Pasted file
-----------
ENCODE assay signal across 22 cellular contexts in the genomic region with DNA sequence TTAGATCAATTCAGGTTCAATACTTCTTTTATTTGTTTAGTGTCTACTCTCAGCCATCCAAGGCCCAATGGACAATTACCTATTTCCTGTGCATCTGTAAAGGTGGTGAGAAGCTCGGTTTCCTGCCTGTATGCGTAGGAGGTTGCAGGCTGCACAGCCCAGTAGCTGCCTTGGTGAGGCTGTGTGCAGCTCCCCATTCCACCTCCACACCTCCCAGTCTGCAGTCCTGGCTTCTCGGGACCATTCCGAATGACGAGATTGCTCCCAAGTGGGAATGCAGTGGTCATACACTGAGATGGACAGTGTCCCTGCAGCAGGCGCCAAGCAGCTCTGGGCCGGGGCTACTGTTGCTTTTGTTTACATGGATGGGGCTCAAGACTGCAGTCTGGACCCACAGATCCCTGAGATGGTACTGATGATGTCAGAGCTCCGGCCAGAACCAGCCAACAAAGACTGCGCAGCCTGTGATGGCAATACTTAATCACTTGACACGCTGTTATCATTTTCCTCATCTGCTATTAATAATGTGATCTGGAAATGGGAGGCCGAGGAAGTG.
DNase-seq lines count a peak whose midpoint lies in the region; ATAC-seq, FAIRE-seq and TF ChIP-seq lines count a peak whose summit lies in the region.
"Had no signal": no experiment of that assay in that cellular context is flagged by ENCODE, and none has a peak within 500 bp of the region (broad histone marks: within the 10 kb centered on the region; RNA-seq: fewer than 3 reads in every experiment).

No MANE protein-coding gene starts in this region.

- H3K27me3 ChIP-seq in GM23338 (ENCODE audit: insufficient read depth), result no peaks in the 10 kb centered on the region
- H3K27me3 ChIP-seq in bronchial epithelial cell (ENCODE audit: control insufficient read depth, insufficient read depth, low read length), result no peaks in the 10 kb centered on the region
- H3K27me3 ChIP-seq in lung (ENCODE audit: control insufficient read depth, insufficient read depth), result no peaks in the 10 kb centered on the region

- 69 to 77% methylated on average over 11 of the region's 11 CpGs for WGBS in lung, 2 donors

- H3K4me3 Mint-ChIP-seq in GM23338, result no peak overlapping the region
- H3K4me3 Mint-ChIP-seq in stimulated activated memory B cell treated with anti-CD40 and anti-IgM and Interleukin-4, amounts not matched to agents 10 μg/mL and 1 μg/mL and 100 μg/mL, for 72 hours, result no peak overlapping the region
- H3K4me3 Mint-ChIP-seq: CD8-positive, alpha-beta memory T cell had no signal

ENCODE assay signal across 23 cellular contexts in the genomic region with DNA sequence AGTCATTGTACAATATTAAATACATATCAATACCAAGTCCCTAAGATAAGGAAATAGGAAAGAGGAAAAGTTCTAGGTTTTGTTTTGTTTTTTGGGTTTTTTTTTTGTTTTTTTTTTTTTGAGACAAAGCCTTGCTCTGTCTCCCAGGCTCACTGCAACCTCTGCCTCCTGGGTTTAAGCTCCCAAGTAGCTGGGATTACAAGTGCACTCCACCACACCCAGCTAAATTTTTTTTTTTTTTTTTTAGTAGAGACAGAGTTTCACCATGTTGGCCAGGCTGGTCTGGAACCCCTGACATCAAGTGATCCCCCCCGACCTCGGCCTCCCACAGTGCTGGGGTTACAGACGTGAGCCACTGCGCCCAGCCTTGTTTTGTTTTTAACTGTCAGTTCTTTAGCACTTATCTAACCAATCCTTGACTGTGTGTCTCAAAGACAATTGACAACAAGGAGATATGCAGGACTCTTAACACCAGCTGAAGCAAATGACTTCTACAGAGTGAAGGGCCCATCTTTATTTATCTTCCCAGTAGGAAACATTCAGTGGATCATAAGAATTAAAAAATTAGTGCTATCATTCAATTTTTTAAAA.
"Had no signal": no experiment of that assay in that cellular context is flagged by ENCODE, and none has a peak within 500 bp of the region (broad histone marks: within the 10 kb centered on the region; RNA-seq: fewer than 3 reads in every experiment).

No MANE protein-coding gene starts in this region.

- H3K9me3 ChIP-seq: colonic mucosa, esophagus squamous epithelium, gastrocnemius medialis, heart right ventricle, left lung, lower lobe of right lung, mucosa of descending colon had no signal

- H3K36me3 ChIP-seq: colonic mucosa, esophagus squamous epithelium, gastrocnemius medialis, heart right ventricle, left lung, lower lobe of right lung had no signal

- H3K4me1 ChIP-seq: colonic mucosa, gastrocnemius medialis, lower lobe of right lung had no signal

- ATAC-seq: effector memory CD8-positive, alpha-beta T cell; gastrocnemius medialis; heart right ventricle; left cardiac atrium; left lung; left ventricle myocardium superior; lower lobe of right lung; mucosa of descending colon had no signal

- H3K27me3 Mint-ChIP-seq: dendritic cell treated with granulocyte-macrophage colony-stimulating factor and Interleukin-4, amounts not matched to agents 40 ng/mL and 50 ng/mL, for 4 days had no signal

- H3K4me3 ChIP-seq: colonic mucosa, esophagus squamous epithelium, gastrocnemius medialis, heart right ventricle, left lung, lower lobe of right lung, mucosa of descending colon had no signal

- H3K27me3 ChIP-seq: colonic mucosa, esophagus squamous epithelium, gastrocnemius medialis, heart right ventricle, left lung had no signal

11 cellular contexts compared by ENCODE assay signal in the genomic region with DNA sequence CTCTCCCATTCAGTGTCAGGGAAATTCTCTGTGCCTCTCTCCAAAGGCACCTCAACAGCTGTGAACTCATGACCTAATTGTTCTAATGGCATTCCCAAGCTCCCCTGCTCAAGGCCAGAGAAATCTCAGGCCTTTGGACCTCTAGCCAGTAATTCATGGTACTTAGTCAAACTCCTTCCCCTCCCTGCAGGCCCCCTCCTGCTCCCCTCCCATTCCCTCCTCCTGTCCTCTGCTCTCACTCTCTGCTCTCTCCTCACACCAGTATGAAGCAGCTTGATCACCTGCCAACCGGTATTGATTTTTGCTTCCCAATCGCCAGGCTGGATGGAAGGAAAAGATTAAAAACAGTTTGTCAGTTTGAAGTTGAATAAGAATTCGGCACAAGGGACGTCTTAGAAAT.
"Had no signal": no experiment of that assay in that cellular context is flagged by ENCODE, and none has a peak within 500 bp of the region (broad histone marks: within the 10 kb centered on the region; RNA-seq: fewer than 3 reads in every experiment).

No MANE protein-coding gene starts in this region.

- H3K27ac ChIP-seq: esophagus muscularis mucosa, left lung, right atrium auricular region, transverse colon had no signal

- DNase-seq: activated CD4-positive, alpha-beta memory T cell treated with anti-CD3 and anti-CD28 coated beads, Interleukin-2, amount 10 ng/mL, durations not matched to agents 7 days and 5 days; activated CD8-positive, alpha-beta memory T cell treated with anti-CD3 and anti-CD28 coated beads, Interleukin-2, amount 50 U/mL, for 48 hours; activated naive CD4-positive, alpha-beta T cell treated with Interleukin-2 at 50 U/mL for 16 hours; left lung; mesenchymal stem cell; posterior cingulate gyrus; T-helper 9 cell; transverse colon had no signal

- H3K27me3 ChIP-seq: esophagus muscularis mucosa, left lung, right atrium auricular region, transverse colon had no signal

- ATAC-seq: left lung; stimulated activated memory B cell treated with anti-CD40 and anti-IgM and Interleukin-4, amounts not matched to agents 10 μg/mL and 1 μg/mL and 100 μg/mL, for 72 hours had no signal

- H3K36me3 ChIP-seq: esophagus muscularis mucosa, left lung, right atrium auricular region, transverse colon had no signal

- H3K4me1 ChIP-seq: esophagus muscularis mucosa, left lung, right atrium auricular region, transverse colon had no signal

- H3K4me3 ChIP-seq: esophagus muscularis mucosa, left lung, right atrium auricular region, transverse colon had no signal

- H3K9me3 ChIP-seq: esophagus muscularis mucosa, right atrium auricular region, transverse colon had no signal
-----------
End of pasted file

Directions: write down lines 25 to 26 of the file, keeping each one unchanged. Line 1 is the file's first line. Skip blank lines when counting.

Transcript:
- H3K27ac ChIP-seq: esophagus muscularis mucosa, left lung, right atrium auricular region, transverse colon had no signal

- DNase-seq: activated CD4-positive, alpha-beta memory T cell treated with anti-CD3 and anti-CD28 coated beads, Interleukin-2, amount 10 ng/mL, durations not matched to agents 7 days and 5 days; activated CD8-positive, alpha-beta memory T cell treated with anti-CD3 and anti-CD28 coated beads, Interleukin-2, amount 50 U/mL, for 48 hours; activated naive CD4-positive, alpha-beta T cell treated with Interleukin-2 at 50 U/mL for 16 hours; left lung; mesenchymal stem cell; posterior cingulate gyrus; T-helper 9 cell; transverse colon had no signal